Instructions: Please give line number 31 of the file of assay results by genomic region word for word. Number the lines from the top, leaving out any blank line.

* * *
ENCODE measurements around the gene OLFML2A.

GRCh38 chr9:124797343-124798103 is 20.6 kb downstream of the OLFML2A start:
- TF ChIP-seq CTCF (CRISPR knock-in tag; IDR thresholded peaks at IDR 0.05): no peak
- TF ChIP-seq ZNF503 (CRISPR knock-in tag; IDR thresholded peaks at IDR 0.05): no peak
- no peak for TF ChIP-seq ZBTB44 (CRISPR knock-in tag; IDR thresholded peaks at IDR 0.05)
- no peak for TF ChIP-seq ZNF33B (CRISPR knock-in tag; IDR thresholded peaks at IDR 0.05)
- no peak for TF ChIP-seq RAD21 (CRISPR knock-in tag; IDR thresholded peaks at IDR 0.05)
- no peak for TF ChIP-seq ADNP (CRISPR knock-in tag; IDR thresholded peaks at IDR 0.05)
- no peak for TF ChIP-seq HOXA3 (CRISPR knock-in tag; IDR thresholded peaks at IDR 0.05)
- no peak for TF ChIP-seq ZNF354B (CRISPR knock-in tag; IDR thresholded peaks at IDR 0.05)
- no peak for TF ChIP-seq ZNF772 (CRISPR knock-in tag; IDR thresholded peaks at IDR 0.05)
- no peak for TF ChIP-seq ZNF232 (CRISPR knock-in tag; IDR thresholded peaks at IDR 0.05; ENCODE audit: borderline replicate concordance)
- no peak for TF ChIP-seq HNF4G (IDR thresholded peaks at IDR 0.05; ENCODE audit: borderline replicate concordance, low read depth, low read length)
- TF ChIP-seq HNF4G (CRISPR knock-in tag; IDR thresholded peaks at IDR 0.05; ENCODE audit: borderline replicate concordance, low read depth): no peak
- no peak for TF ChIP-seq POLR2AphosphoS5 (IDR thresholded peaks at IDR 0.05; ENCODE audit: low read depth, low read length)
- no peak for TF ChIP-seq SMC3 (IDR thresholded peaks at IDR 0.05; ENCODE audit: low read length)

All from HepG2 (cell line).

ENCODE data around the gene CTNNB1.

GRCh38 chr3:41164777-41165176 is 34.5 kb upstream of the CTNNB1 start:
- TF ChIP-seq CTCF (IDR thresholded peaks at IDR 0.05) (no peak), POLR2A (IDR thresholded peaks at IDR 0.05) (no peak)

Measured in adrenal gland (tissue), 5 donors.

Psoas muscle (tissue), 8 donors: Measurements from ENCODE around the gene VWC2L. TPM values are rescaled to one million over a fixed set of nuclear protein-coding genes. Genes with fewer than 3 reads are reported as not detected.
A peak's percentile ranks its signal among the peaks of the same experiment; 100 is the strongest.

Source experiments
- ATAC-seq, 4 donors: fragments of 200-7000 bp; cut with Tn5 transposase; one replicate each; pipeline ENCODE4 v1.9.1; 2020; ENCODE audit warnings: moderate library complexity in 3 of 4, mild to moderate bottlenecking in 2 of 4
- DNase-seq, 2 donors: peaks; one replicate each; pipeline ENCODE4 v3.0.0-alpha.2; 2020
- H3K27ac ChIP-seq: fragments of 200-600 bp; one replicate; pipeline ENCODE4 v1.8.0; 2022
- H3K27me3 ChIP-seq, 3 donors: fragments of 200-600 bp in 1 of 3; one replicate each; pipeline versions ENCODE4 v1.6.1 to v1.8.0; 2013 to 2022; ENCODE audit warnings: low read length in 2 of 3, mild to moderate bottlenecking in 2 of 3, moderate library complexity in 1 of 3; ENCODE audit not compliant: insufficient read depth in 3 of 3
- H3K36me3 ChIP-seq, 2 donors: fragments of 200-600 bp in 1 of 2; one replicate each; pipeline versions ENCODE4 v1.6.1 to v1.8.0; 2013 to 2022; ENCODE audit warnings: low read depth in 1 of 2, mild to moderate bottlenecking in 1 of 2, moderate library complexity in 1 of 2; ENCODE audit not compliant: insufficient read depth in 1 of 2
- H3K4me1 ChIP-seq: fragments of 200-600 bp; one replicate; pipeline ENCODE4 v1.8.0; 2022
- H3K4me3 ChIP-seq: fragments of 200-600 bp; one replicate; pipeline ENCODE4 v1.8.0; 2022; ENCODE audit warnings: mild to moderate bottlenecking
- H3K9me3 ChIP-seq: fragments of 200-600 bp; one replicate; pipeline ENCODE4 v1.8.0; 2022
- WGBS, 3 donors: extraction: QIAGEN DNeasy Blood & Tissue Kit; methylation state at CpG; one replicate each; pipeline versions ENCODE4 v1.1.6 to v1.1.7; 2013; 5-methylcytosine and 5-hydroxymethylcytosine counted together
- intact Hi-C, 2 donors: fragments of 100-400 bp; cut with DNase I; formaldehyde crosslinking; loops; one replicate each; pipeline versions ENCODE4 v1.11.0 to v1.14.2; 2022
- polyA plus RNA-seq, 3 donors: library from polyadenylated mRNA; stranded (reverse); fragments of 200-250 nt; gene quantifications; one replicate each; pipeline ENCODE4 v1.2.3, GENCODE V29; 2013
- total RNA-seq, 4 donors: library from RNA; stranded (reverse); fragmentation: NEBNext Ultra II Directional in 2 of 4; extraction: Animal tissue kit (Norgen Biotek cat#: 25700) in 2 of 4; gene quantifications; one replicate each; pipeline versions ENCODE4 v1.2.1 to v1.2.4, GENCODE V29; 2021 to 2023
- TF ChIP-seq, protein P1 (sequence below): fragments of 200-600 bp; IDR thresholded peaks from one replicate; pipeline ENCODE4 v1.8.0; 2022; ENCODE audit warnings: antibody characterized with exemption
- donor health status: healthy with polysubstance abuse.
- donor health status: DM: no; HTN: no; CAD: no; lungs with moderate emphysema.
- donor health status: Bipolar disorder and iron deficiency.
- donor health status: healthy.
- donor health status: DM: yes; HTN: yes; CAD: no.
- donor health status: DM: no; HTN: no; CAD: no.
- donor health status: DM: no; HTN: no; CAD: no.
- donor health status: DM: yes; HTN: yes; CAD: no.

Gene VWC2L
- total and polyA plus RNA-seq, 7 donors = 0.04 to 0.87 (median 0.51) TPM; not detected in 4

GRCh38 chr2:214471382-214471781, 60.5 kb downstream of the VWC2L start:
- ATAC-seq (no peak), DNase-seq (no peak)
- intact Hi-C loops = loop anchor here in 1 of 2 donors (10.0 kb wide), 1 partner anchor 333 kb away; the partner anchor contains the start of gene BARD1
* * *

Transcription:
- H3K4me3 ChIP-seq: fragments of 200-600 bp; one replicate; pipeline ENCODE4 v1.8.0; 2022; ENCODE audit warnings: mild to moderate bottlenecking